Python Interpretation of Indices

Quick question:

How does python ‘know’ which number corresponds to the proper index when it executes the code below? That is, how does it distinguish between the dummy variables I have used?

Would this block of code still function if I used `i2 < i1` ?

Furthermore, how does python understand how to parse the code when I include 3 indices?

Hi Taylor,

Regarding the first question, think of the FOR Loops for a second, When you code for X in LIST, the X assumes each individual value of that list and make some kind of operation.
In the example you mentioned, it’s the same thing, but X is not a singular value, but another list. In that case, you must match the size of X with the size of the element you want to assume, and the order matters!!!
Making another example, if you had:
list = [[1, 2, 3], [4, 5, 6], [7, 8, 9]]
you should make: for (a, b, c) in list.
In that case, in the first iteration, a=1, b=2, c=3.

The second question: Would this block of code still function if I used `i2 < i1` ?
Yes. It would be the same thing. The operation doens’t change the assumed values. The for (i1, i2) does.

The third question how does python understand how to parse the code when I include 3 indices?. I think you thought one thing but that is not what the code is doing. You see the in zip(a,b), it is a built-in function that takes 2 lists and create another one with touples from the values with the same index from each one. In this case, this list would be:
[(30, 15), (42, 16), (10, 17)]. So it is the same example as the first.

Hope I helped. If you need anything else, just ask.

Hi again, @m.cassani. Thanks for another detailed explanation! I think I understand, but one follow up question: you mention that ‘you must match the size of X to the size of the element you want to assume’, by this do you mean that if I did not have the `zip(a, b)` function that I would have had to had (referring to the second image) `a1 > b1 for (a1, b1, c1) in (a, b)` ? The way I have done this seems wrong, though.
Also, you said that order matters - why is it then that `i2 < i1` would be executed in the same way as `i1 > i2` ?

Thanks again for the help!

Hi Taylor,

I am thinking you understand the zip function, right? Taking the example:
a = [30, 42, 10]
b = [15, 16, 17]
zip(a, b) = [(30, 15), (42, 16), (10, 17)]
You are using the list created by the zip function, not list a or list b.

The sub-lists (touples in this case) have 2 variables, that’s why you use for (a1, b1), because you need temporary variables to assume both values of the sub-list in each index.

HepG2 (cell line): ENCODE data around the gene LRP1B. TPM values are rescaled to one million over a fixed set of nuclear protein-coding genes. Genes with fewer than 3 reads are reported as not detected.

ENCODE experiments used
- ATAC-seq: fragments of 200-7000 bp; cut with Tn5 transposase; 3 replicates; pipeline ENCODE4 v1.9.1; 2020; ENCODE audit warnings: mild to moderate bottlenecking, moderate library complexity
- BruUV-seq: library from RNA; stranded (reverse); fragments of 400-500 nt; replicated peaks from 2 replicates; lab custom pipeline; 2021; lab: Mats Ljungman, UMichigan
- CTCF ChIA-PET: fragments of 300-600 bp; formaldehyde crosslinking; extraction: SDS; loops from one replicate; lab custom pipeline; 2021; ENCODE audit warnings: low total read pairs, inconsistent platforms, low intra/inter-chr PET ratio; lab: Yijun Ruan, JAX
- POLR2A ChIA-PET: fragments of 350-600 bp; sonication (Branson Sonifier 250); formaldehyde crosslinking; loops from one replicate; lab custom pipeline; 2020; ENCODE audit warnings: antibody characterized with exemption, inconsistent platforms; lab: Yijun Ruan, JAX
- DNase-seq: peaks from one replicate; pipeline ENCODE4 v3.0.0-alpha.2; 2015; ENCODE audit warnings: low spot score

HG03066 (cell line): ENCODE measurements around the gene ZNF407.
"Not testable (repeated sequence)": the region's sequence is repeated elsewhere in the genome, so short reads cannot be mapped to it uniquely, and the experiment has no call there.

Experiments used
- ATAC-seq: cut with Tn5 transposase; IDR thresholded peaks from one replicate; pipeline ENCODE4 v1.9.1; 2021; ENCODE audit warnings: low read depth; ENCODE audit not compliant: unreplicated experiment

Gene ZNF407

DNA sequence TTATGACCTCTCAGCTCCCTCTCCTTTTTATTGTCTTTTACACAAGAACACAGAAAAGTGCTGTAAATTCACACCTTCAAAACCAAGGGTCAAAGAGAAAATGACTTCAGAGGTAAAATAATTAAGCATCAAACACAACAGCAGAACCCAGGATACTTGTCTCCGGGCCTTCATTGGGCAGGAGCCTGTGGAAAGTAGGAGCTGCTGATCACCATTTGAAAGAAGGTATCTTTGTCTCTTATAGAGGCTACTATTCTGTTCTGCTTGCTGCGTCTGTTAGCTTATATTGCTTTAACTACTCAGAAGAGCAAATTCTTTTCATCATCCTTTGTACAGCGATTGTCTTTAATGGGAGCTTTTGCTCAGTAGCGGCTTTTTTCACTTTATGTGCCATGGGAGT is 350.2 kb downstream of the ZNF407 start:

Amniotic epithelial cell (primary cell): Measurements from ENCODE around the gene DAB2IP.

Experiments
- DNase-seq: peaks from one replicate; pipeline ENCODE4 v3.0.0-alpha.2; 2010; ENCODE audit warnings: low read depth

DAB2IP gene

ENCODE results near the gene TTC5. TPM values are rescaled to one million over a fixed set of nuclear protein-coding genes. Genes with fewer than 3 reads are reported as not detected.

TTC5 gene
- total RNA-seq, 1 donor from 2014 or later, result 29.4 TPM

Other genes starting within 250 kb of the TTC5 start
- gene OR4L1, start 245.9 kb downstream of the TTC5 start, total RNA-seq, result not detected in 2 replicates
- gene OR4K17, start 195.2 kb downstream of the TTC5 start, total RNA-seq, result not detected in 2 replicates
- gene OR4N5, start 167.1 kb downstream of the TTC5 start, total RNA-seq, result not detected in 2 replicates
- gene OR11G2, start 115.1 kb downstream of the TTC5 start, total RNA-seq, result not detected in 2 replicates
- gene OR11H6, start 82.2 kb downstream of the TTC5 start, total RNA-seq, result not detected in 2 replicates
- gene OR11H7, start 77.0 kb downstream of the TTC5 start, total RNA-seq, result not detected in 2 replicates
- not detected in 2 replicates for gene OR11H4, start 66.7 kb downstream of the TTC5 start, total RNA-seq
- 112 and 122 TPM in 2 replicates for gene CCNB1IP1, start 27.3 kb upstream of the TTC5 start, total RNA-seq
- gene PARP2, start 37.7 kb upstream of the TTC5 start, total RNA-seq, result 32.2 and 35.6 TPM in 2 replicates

In the first iteration you would have a1 = 30 and b1 = 15.
In the second iteration you would have a1 = 42 and b1 = 16.
In the third iteration you would have a1 = 10 and b1 = 17.

So, if you don’t use zip in the second example, you don’t have a list of pairs. You would only have list a and list b separated, so it wouldn’t be possible to perform any operation comparing a value from one list and a value from another list with List Comprehension. You could only take values from list a or from list b.

However, I get where you are having doubts, so I will make 3 examples regarding the size of X.

list_1 = [10, 20, 30]
if you take list[0] you have 10. So its a single value. So X is a single value as well.
You would have for a in list_1

list_2 = [[10, 20] , [30, 40] , [50, 60]]
if you take list[0] you have [10, 20]. So its a pair of values. So X is a pair of values as well.
You would have for (a, b) in list_2

list_3 = [[10, 20, 30] , [40, 50, 60] , [70, 80, 90]]
if you take list[0] you have [10, 20, 30]. So its a set of three values. So X is a set of three values as well.
You would have for (a, b, c) in list_3

Just remember, to get the size of X, take one index of the list as an example: like print(list[0])

Regarding the second question: Also, you said that order matters - why is it then that `i2 < i1` would be executed in the same way as `i1 > i2` ?
The order matters when you are assuming values with your variables, not in the operation you are performing. See:
a = [30, 42, 10]
b = [15, 16, 17]
zip(a, b) = [(30, 15), (42, 16), (10, 17)]
greater_than = [a1 > b1 for (a1, b1) in zip(a, b)] → The order matters here: for (a1, b1)

a1 will assume the first value of the pair and b1 the second value.
In the first iteration you would have a1 = 30 and b1 = 15.
So a1 > b1 will be True and b1 < a1 will be also True.

However, if you do greater_than = [a1 > b1 for (b1, a1) in zip(a, b)].
In the first iteration you would have b1 = 30 and a1 = 15.
So a1 > b1 will be False and b1 < a1 will be also False.

Hope this helped

Ahhh. This makes so much sense now! I see what you meant previously when you stated “you must match the size of X with the size of the element you want to assume”. So the `zip()` function is ‘outputting’ the touples, so we need not be concerned with the fact that the original lists have three elements (or any number of elements, for that matter).

Thank you for explaining this so clearly.

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I am really glad that I was able to help.

Keep coding and keep asking questions. It’s the best way to learn.

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